But a prominent Israeli parliament member, former Foreign Minister Tzipi Livni, praised the killing of al-Mabhouh as "good news to those fighting terrorism." She did not, however, indicate who was behind the killing in her statements Tuesday in Jerusalem.
Dubai police claim the hit team used credit cards obtained with the fake passports to pay for plane tickets and Dubai hotels, including preliminary scouting missions as early as March 2009.
Police say all but four were MasterCard cards issued by Meta Financial Group Inc., a lender based in Storm Lake, Iowa, that operates under the name MetaBank.
A MetaBank spokeswoman, ShaRee Schnitker, declined to comment because the bank is "trying to confirm the accuracy of statements by the press."
Dubai police tied MetaBank to another American company, Payoneer Inc., which provides prepaid MasterCards issued by MetaBank and other lenders. The role of the privately held company, which is based in New York and has a research and development center in Tel Aviv, was not immediately clear.
"We are aware of the news reports," Mary Kae Marinac, a spokeswoman for Payoneer, said in an emailed statement. "We are cooperating with the bank and the authorities to explore the matter."
Dubai authorities say other members of the team used credit cards issued by Germany's DZ Bank AG and two financial institutions with British links, Nationwide Building Society in Swindon, England, and IDT Financial Service Ltd. based in Gibraltar.
A DZ Bank official declined comment.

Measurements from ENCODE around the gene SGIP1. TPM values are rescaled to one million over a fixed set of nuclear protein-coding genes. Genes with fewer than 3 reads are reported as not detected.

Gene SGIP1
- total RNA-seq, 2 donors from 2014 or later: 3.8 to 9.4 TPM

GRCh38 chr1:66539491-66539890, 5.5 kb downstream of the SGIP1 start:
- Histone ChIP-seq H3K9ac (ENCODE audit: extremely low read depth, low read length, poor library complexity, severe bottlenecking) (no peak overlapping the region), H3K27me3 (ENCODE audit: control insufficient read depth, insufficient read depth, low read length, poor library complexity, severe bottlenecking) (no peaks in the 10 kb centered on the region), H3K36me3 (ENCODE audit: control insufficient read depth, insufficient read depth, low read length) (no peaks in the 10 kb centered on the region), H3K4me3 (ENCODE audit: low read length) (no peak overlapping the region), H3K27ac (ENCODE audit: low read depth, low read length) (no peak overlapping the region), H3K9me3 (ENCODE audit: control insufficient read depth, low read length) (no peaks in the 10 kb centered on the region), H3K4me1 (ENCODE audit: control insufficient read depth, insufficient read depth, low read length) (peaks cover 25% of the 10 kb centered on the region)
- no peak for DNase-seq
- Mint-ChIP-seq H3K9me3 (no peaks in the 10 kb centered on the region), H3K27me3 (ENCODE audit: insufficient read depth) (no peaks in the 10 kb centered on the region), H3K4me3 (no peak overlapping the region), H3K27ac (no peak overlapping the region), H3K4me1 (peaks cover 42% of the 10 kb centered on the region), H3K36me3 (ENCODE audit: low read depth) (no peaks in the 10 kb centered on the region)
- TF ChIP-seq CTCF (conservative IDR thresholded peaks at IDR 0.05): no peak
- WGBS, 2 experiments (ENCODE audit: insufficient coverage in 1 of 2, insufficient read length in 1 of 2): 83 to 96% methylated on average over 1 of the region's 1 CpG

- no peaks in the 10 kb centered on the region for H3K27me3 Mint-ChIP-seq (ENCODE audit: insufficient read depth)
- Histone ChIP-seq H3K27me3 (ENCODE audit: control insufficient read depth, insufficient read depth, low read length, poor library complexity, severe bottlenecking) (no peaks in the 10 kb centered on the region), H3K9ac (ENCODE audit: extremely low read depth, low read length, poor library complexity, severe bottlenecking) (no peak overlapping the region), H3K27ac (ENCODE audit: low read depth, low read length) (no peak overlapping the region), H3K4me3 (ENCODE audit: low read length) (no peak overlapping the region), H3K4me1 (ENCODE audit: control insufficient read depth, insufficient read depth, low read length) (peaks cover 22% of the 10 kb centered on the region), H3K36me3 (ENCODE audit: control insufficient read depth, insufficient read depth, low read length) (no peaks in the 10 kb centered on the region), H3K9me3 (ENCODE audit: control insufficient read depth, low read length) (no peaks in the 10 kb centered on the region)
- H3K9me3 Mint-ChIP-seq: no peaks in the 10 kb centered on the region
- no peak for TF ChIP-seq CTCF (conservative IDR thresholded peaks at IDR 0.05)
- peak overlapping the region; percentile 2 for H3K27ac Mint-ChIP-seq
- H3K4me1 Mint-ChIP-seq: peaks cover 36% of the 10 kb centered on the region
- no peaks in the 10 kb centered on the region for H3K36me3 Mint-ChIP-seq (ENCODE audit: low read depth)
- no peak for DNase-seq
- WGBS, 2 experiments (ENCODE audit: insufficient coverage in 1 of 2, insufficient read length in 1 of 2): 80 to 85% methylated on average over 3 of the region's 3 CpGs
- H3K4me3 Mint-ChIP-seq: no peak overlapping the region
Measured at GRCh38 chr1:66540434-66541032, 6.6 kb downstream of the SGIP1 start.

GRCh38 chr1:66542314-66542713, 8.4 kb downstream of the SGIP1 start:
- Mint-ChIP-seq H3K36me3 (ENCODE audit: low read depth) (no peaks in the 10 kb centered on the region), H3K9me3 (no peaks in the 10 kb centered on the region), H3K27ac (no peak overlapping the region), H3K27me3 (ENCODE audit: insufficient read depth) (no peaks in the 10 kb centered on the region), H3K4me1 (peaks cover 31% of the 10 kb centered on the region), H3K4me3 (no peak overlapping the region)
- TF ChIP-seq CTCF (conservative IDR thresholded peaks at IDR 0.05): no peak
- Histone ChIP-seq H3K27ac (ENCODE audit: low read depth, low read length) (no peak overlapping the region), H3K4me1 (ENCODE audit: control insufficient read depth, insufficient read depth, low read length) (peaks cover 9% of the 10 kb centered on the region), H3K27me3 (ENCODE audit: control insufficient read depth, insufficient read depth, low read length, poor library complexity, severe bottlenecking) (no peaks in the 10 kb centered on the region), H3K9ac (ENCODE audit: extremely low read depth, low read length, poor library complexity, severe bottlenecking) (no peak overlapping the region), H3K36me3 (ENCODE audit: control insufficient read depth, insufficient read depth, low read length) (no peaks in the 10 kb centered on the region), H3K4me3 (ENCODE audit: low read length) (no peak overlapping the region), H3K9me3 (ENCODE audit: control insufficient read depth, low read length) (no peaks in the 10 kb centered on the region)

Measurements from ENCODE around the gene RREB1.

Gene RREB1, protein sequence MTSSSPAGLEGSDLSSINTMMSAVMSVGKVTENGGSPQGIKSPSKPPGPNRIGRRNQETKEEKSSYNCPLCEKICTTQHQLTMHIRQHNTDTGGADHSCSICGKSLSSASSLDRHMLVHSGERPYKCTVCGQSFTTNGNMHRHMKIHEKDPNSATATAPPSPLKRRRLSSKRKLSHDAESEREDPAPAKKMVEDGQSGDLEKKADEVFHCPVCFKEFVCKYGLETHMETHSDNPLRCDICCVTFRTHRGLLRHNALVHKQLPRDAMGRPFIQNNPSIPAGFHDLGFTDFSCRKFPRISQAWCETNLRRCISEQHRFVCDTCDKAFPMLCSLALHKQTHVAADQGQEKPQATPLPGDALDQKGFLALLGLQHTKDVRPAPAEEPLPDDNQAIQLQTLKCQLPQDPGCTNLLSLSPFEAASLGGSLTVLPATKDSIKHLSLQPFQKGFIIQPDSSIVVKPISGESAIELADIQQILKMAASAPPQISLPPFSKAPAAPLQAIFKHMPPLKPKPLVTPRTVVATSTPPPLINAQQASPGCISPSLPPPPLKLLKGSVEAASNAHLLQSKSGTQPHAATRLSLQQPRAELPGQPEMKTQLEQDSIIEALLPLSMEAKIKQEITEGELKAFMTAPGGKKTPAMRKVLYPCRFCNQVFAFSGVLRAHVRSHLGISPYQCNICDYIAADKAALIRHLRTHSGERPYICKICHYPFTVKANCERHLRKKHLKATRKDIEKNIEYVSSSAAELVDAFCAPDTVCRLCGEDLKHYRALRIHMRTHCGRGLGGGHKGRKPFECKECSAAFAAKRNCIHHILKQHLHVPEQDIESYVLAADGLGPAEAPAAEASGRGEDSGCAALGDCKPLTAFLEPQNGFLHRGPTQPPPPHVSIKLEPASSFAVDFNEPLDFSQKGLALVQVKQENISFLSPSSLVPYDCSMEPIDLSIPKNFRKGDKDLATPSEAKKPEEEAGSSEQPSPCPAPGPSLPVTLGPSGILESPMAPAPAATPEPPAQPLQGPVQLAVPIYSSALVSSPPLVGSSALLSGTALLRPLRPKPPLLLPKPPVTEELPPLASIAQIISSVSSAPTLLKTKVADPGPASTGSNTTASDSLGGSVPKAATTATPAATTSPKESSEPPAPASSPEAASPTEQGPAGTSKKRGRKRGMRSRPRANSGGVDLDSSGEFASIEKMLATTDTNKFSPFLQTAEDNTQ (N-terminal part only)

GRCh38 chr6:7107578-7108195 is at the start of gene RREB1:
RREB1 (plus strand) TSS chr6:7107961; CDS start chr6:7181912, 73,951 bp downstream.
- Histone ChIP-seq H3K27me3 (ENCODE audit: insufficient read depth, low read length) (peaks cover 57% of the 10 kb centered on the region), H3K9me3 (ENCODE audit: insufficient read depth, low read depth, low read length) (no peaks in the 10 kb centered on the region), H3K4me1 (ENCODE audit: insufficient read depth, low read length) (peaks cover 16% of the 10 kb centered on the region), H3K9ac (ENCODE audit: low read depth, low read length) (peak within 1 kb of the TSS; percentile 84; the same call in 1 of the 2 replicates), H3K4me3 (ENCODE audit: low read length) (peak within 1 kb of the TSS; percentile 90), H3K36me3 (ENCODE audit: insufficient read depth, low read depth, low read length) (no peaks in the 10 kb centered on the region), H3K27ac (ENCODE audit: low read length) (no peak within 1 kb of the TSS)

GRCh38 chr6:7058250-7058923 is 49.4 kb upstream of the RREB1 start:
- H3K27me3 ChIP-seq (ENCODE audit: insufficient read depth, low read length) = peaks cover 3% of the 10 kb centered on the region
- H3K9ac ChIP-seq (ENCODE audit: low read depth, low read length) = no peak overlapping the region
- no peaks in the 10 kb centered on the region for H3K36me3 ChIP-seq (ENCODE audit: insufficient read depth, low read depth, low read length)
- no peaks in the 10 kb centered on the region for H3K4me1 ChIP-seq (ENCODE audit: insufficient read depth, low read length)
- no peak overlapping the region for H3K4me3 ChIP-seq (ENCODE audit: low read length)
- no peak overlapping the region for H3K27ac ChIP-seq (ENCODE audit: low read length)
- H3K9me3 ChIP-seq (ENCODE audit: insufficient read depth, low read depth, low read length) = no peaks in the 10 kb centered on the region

A Nationwide spokesman said: "We are investigating the reports and have no further comments to make at this point." IDT could not be immediately reached for comment.
The 10-minute compilation of video surveillance provided by police shows several suspects arriving to Dubai International airport.
In other segments, a man and a woman are seen entering a hotel lobby and exiting an elevator, looking like a young couple on a holiday. Another couple, dressed in formal clothes, is seen walking through a hotel lobby.
Britain's Foreign Office confirmed that the six additional suspects Dubai police alleges were involved in the slaying of the Hamas operative carried British passports.
"We will seek to make contact with these individuals and offer consular assistance as we have the previous individuals," a spokeswoman for the Foreign Office said on condition of anonymity in line with government policy.
"The foreign secretary and others have made clear we expect full Israeli co-operation," the spokeswoman added. Britain had previously said that eight forged British passports had been used in the killing.
The new suspects were identified as: Ivy Brinton, Anna Shuana Clasby and Chester Halvey, on Irish passports; David Bernard LaPierre, Melenie Heard and Eric Rassineux, on French passports; and Bruce Joshua Daniel, Nicole Sandra Mccabe and Adam Korman on Australian passports.
British officials offered slightly different spellings for the names of those accused of traveling with British passports: Gabriella Barney, Philip Carr, Mark Sklar, Stephen Keith Drake, Daniel Schnur, Roy Cannon.
Associated Press Writers Barbara Surk and Adam Schreck in Dubai and Jill Lawless in London contributed to this report.
Copyright 2010 The Associated Press.